Tolerogenic dendritic cells produced by lentiviral-mediated CD40- and interleukin-23p19-specific shRNA can ameliorate experimental autoimmune encephalomyelitis by suppressing T helper type 17 cells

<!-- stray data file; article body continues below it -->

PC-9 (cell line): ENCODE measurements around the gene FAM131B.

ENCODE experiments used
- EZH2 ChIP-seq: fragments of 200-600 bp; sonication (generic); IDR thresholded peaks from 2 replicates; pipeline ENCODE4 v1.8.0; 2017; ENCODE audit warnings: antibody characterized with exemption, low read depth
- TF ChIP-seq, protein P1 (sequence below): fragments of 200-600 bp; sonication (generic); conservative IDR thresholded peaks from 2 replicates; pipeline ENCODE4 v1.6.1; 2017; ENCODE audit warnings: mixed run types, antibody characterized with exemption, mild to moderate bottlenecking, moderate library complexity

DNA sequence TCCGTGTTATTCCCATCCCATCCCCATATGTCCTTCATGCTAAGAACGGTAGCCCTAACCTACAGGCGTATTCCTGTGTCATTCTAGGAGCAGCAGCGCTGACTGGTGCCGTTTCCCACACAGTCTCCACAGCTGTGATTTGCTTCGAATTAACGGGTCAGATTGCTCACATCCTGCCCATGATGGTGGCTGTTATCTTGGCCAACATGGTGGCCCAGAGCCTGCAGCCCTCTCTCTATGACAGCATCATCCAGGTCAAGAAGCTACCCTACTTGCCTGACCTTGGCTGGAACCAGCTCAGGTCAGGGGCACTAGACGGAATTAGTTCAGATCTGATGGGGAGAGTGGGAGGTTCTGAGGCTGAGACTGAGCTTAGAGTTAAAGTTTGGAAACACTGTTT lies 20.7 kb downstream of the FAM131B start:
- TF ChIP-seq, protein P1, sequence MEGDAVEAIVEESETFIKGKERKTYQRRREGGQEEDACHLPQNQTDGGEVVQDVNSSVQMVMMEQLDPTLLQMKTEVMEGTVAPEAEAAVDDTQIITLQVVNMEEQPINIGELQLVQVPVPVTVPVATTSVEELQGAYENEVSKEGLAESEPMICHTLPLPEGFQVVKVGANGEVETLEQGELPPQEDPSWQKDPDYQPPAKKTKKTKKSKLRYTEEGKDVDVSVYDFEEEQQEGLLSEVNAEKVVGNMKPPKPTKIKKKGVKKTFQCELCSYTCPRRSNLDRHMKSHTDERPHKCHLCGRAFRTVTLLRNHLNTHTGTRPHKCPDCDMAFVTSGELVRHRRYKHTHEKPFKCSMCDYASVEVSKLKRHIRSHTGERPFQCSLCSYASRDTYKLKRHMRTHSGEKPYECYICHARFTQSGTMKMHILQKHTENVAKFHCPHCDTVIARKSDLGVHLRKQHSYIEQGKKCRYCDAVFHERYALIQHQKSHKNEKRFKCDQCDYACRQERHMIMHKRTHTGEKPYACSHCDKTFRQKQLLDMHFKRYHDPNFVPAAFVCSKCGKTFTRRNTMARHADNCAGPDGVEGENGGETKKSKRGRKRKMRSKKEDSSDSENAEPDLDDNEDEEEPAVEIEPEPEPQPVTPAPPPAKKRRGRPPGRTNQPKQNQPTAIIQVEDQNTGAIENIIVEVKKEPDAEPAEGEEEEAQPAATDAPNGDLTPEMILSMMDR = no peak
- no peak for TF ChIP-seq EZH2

Down-regulation of soluble or membrane-bound co-stimulatory molecules by RNAi in dendritic cells can prevent the activation of immune responses. Therefore, this study was designed to evaluate the therapeutic efficacy of bone marrow-derived DCs (BMDCs) transduced with lentiviral vectors to permanently expressed shRNA specific for CD40 (CD40LV-DCs) and/or p19 subunit of interleukin (IL)-23 (p19LV-DCs) mRNAs in experimental autoimmune encephalomyelitis (EAE). In-vitro studies showed that double-transduced BMDCs (CD40+p19LV-DCs) resemble tolerogenic DCs due to profound down-regulation of CD40, lower expression of proinflammatory cytokines (IL-6 and IL-12), increased IL-10 production and stronger stimulation of myelin oligodendrocyte glycoprotein (MOG)35–55-specific T cells for production of IL-10 compared with CD40LV-DCs, p19LV-DCs and BMDCs transduced with control lentiviral vector (CoLV-DCs). Moreover, injection of transduced CD40+p19LV- BMDCs in EAE mice resulted in more reduction in clinical score, significant reduction in IL-17 or increased production of IL-10 by mononuclear cells derived from the lymph nodes or spinal cord compared with CoLV-DCs-treated EAE mice. In conclusion, simultaneous knock-down of CD40 and IL-23 production by BMDCs may represent a promising therapeutic tool for the treatment of IL-17-dependent autoimmune diseases, including multiple sclerosis.